Many malfunctions that occur in cars may be diagnosed as electrical problems. The cause is usually related to the electricity that is being generated by the battery or alternator. Troubleshooting can be a frustrating task, especially if you’re not knowledgeable enough.
A crucial consideration when working on automotive electrical systems is ‘safety’. Although the risk of being shocked is low, the danger is accidentally shorting out a hot circuit. This may lead to damaging the wiring, PCM or other onboard electronics – and fire.
Electrical Problem Signs
For your safety, and your car’s, it is best to let professional auto technicians handle the electrical troubleshooting. How do you know when it’s time to bring your sports car to a Maserati or Porsche workshop? Here are some of the signs you have to look out for.
Vehicle won’t start. It’s the most common electrical problem you will probably experience. If the interior lights aren’t working and the car won’t start, the problem is likely a dead battery. If you hear a clicking sound, it might be the starter. Go to an auto repair shop for final diagnosis.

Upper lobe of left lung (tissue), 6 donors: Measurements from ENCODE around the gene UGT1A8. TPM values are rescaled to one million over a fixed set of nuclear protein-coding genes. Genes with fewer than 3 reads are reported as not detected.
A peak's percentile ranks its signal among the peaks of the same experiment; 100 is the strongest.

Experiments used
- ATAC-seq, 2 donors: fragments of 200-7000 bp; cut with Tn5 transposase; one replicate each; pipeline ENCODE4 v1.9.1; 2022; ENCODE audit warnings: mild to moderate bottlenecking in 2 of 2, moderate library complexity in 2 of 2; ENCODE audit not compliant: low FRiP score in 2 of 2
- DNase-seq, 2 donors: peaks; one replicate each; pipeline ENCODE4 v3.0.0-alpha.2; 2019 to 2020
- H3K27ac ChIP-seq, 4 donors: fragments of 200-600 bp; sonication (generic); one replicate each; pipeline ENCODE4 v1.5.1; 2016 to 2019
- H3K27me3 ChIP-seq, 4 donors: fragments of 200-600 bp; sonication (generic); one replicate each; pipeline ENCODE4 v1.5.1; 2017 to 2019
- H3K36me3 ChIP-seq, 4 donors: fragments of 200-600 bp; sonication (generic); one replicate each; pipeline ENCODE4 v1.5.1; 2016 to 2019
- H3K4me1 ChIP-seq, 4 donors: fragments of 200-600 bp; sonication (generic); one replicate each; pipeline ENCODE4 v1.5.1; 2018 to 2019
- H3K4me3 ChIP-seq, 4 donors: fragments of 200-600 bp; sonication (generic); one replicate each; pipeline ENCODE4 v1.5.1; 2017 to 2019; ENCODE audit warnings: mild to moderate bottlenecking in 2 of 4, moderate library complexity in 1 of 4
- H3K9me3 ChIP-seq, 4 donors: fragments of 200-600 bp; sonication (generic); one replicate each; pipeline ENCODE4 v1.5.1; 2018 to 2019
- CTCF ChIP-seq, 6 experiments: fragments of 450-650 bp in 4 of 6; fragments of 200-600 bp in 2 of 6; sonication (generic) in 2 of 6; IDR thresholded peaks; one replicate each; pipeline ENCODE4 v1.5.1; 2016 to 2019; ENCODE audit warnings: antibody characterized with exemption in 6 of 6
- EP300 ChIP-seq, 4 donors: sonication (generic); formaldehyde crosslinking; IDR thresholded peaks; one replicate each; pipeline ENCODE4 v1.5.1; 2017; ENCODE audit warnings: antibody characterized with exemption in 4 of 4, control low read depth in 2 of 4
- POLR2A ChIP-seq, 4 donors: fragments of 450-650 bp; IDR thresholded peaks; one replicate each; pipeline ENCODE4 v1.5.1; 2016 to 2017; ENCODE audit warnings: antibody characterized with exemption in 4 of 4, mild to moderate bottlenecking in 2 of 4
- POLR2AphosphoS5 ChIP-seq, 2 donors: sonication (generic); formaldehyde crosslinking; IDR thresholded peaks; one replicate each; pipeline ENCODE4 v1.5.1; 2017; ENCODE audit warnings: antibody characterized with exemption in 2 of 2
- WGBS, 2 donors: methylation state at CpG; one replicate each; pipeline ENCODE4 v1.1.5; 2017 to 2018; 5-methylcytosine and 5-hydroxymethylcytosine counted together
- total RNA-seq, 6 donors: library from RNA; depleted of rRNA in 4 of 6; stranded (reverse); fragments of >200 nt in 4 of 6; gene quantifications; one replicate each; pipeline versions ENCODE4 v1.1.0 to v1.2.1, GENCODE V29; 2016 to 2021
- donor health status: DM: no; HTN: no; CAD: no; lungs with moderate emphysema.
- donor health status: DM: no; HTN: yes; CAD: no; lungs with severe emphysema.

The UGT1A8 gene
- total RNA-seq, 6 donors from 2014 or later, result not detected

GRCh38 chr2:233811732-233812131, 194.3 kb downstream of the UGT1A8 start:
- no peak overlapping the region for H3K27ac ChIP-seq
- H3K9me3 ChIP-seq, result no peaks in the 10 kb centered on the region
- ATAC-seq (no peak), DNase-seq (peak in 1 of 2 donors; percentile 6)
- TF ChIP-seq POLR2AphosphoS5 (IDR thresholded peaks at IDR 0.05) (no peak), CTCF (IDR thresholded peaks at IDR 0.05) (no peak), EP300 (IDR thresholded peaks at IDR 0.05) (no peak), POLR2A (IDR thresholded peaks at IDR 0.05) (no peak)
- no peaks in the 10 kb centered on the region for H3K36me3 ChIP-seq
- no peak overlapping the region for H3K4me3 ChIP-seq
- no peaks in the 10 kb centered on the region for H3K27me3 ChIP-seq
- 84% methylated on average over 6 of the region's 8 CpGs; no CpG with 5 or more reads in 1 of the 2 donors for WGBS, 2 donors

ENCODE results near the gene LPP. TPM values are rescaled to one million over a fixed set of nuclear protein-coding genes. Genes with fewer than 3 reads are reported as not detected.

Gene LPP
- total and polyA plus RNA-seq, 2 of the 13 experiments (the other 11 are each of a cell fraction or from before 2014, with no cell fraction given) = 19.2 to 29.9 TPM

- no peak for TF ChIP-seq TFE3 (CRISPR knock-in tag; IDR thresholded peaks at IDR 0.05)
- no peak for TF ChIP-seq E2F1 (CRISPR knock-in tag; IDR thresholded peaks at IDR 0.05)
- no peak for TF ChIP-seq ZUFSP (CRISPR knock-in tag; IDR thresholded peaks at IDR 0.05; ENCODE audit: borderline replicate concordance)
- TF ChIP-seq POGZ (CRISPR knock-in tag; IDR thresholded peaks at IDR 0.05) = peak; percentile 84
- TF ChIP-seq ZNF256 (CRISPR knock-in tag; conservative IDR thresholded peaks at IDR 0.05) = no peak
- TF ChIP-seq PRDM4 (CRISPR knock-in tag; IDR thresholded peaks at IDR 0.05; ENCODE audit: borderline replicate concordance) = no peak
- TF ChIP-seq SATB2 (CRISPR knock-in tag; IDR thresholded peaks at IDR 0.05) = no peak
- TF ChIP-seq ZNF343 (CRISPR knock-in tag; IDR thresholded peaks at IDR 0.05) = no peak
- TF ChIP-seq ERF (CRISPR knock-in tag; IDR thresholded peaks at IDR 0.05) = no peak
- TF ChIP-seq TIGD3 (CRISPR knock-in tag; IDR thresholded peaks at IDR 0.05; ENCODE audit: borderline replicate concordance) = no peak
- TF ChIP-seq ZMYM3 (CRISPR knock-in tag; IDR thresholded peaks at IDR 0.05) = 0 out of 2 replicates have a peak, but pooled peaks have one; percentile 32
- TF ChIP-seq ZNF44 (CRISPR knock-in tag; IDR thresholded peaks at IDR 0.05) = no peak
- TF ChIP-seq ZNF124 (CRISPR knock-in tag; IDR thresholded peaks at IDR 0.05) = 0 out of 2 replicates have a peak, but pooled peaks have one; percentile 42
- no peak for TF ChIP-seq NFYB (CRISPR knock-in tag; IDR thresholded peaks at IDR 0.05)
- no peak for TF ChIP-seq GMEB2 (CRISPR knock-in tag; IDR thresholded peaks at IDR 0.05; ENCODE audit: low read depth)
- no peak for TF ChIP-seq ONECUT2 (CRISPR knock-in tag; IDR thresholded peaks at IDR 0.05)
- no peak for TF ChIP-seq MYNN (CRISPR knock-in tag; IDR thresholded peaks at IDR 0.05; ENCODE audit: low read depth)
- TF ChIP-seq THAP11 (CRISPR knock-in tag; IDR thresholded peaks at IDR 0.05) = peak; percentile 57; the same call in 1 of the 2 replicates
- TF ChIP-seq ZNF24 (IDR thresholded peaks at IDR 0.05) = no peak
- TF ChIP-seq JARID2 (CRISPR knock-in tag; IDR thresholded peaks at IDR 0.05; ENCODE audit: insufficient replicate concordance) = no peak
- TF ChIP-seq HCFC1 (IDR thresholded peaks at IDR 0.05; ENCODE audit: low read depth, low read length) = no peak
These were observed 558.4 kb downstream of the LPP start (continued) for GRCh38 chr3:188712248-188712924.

Lights dim while driving. Does your dashboard or headlights dim when you’re driving at low speeds? There might be a problem with your car’s alternator, or voltage regulator. It could also mean that the battery is on its last legs, or have trouble holding a charge.
Visible battery damage. Even if you don’t know troubleshooting, you can still inspect the battery from time to time. Are there corrosion stains or buildup around the terminal? It may be a sign that the battery is leaking, experiencing a problem, or nearing the end of its life.
Brake lights don’t work. You tried having your break lights replaced, but it’s still not working. The problem may not be with the bulbs. It might be the fuse. It can also happen to some specific part of the vehicle. Let an auto shop check if you don’t need to replace a fuse.
Electrical System Service
If you’re an Aston Martin owner, the more you have to bring your car to a service center specializing in luxury vehicles. Batteries usually last between three and seven years, so it will be a smart decision to have it checked once you experience any of the signs.
Remember, the contents of the battery are corrosive, and they will damage bare skin. That’s why it should not be just a DIY task. There are dozens of components needed to route power in your vehicle’s electrical system. It can vary greatly according to vehicle make, model and age.